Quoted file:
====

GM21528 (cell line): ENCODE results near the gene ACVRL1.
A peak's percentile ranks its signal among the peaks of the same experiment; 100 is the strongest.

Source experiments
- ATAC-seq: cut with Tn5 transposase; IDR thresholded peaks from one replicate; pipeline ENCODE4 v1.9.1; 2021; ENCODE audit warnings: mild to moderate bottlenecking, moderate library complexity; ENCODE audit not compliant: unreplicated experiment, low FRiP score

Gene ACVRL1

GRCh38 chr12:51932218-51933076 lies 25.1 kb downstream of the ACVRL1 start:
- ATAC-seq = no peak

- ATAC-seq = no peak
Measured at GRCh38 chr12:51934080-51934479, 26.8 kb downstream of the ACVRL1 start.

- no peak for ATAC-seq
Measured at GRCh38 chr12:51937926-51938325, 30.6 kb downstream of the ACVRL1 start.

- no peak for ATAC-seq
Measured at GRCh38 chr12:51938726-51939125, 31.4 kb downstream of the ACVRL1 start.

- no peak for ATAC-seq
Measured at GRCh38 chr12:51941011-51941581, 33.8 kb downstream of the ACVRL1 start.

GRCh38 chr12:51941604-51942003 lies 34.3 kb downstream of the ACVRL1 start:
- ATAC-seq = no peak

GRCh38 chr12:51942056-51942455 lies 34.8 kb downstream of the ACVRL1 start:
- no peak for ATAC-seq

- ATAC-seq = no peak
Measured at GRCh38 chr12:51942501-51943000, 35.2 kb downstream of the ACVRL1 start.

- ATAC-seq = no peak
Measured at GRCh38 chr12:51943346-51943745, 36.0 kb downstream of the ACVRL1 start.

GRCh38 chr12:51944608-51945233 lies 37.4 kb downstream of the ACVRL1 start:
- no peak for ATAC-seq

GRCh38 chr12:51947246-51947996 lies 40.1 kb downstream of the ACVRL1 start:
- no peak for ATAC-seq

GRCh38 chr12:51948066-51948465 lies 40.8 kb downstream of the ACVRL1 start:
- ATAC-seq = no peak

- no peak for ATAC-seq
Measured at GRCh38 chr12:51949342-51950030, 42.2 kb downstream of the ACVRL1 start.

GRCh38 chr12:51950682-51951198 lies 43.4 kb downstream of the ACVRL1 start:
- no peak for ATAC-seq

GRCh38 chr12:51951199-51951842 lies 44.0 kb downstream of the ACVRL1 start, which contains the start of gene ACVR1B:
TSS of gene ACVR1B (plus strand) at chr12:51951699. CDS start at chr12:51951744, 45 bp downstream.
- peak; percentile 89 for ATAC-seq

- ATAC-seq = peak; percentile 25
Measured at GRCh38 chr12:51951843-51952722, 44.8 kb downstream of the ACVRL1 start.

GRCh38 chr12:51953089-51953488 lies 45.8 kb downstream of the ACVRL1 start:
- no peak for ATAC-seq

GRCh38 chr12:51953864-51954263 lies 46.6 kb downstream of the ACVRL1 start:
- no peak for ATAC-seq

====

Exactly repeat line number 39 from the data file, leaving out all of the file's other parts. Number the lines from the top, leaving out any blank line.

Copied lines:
GRCh38 chr12:51953089-51953488 lies 45.8 kb downstream of the ACVRL1 start: